Getting your heart broken is a bit of a rite of passage. Many of us experience it for the first time when we are young, and it seems as though we may never recover. Yet, somehow, the world keeps turning and life goes on. Unfortunately, with age come more serious relationships and even more serious heartbreak. “It belongs in the category of trauma,” says Fran Walfish, Psy.D., Beverly Hills psychotherapist, author of The Self-Aware Parent, and former co-star of WE TV’s Sex Box.
There are so many questions we ask ourselves after this kind of trauma. What did I do wrong? Will I find love again? Is it normal to still love my ex? While this kind of thinking is only natural after dealing with the end of a relationship, Walfish explains, dwelling on these internal obsessions can keep you “held hostage to your own compulsive thinking.” There are no simple answers to the questions that torment you post-breakup, but there are steps you can take to move on in a healthy way. Take it from a relationship expert: These are the steps to help you heal after a breakup.
Use Your Imagination
Walfish suggests playing out a scenario in your mind that you never had the chance to actualise during the relationship; this will help you work through unresolved feelings with an ex. The simplest way to do this is to imagine the ex you’re not quite over sitting in an imaginary chair and have a conversation with them. “Say all the things you wish you could’ve said if they were there in person,” says Walfish. This is especially helpful if your former significant other had difficulty expressing feelings or communicating problems with you.
Punch Out Your Anger
Along with the need to express your feelings verbally comes the need to express anger in a physical way. “It’s very important for people to have a physical expulsion of the aggressive impulses,” Walfish says. Instead of acting out or holding a grudge, take up boxing and release your aggression on a punching bag or even simply punch a pillow or your mattress. Walfish also suggests going somewhere private or secluded and allowing yourself to scream. Moving through these feelings of anger in a healthy way can be incredibly healing and cathartic.
Write a Letter (but Don’t Mail It!)
Similar to having an imaginary conversation with your ex, it can be beneficial to write down your feelings in a well-thought-out letter. But don’t send it, Walfish warns. The point of this practice is to simply put your emotions into words, even if you know you won’t be able to express them in person. “You want a chance to purge all of the feelings you’re holding in,” she says.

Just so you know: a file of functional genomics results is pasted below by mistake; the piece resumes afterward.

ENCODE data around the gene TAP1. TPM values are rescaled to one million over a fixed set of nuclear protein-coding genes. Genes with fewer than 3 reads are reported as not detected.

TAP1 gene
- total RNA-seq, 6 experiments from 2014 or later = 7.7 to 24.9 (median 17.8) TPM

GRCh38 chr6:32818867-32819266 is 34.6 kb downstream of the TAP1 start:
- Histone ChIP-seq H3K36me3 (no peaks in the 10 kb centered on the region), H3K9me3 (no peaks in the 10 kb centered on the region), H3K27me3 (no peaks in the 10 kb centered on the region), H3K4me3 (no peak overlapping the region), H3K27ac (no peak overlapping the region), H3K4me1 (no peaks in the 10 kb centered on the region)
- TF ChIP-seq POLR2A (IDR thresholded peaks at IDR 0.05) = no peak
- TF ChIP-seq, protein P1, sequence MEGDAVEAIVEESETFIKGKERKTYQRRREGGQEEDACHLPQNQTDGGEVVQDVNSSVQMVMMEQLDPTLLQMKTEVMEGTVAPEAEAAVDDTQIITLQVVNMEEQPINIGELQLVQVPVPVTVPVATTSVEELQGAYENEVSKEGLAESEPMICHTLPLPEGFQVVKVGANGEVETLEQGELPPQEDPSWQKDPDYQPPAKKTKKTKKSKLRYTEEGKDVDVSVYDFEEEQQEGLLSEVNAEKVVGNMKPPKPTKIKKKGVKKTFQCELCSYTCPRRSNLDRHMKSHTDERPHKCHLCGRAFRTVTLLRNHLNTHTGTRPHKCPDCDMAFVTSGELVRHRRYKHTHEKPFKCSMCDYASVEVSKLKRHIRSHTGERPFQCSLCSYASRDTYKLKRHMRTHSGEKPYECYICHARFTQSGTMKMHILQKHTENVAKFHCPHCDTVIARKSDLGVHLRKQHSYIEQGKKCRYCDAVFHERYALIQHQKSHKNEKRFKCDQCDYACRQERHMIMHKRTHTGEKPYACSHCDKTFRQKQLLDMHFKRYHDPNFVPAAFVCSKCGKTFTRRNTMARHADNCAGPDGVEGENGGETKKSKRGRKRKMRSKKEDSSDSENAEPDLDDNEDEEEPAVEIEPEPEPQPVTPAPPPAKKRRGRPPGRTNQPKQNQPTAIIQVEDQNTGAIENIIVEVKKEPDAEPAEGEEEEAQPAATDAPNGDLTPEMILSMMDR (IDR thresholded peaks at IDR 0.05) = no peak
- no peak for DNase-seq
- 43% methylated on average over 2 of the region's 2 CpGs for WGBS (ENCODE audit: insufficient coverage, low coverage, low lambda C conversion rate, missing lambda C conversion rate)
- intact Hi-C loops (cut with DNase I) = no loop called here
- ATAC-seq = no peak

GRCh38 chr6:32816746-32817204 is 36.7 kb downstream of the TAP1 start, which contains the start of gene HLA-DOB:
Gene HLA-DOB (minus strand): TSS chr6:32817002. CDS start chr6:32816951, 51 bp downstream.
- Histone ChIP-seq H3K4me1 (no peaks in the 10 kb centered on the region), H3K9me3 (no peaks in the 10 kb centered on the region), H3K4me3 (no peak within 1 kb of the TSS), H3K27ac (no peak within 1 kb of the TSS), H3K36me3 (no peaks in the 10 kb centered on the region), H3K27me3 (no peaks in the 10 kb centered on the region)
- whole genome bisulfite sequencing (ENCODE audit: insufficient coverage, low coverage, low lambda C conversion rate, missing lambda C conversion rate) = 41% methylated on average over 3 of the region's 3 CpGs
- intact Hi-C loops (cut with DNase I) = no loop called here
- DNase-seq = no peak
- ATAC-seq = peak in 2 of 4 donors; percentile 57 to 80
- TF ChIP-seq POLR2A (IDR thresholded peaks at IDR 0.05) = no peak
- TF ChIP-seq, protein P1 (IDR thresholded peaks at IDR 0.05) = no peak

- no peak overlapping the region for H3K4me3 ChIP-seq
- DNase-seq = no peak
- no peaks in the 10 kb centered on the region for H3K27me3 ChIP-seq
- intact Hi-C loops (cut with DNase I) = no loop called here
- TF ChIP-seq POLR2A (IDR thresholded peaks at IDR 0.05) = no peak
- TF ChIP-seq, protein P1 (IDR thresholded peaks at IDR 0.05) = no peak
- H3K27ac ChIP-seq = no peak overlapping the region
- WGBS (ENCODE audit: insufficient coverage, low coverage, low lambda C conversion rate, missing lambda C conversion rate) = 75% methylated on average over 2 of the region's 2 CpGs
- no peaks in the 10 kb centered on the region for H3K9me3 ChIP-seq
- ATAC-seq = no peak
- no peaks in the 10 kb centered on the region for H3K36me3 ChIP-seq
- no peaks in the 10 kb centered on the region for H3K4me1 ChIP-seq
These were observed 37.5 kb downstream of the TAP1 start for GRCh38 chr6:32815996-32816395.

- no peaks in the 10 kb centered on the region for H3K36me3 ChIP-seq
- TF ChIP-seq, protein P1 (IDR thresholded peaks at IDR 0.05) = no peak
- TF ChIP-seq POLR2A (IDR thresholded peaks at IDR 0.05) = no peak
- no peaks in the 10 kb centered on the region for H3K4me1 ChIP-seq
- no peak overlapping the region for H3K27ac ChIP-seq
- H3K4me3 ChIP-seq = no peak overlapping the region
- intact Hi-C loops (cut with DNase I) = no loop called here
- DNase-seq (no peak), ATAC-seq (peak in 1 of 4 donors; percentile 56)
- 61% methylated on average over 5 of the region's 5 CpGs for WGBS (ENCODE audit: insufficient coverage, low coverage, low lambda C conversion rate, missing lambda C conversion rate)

Meditation is an excellent way to clear your mind and calm yourself down when you’re in the thick of a serious heartbreak. When it feels like you’ll always love your ex, try imagining yourself with a new person in a beautiful, peaceful setting. Walfish suggests thinking of a beach in Hawaii. This will help ease your anxiety about the potential of dating again and allow you to visualise a harmonious future. If sitting with yourself alone feels like too big a step, try taking just one yoga class to start. You’ll be with a group of people, and it will be a more active environment.
Get Out of Your Head
To rid yourself of the obsessive thoughts that wear on you during a breakup, it is crucial to be present and get out of your head. Otherwise, you could spend a whole day wondering if what you’re thinking, feeling, and doing is normal. Walfish suggests simple activities like taking a walk around the block, listening to music, and spending time with friends to avoid isolation. So immerse yourself in activities you love, sing your favorite song, and call your friends for a much-needed girls’ night.
“To all those who are dealing with loss and grieving the end of a relationship, I promise you, as much as it hurts now, it is a temporary phase. It will get better, I promise.”